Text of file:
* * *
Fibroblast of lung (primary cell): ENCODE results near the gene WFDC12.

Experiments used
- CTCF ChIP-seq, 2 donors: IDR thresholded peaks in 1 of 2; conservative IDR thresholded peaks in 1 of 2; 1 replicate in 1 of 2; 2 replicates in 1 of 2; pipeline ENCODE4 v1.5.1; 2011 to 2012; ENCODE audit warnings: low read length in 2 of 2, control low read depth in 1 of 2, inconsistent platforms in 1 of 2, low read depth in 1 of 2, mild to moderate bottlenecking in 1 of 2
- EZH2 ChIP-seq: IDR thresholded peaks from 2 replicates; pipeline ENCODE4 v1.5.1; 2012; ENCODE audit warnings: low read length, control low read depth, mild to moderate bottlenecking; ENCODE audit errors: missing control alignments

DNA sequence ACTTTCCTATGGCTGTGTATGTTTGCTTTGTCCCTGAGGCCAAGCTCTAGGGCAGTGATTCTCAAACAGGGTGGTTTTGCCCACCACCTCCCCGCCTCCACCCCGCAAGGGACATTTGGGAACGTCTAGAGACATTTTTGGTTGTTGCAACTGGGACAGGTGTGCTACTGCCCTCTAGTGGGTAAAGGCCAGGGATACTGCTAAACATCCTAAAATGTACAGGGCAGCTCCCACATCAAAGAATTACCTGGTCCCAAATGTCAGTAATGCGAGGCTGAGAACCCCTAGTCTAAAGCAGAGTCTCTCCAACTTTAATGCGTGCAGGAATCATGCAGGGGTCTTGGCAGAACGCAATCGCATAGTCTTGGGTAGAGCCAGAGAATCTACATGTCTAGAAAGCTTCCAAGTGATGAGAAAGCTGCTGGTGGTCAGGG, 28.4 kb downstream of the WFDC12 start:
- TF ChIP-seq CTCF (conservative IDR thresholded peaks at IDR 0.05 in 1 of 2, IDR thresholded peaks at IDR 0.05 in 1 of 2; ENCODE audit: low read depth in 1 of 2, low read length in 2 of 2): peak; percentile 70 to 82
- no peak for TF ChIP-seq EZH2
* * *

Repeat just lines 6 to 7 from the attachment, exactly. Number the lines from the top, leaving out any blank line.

- TF ChIP-seq CTCF (conservative IDR thresholded peaks at IDR 0.05 in 1 of 2, IDR thresholded peaks at IDR 0.05 in 1 of 2; ENCODE audit: low read depth in 1 of 2, low read length in 2 of 2): peak; percentile 70 to 82
- no peak for TF ChIP-seq EZH2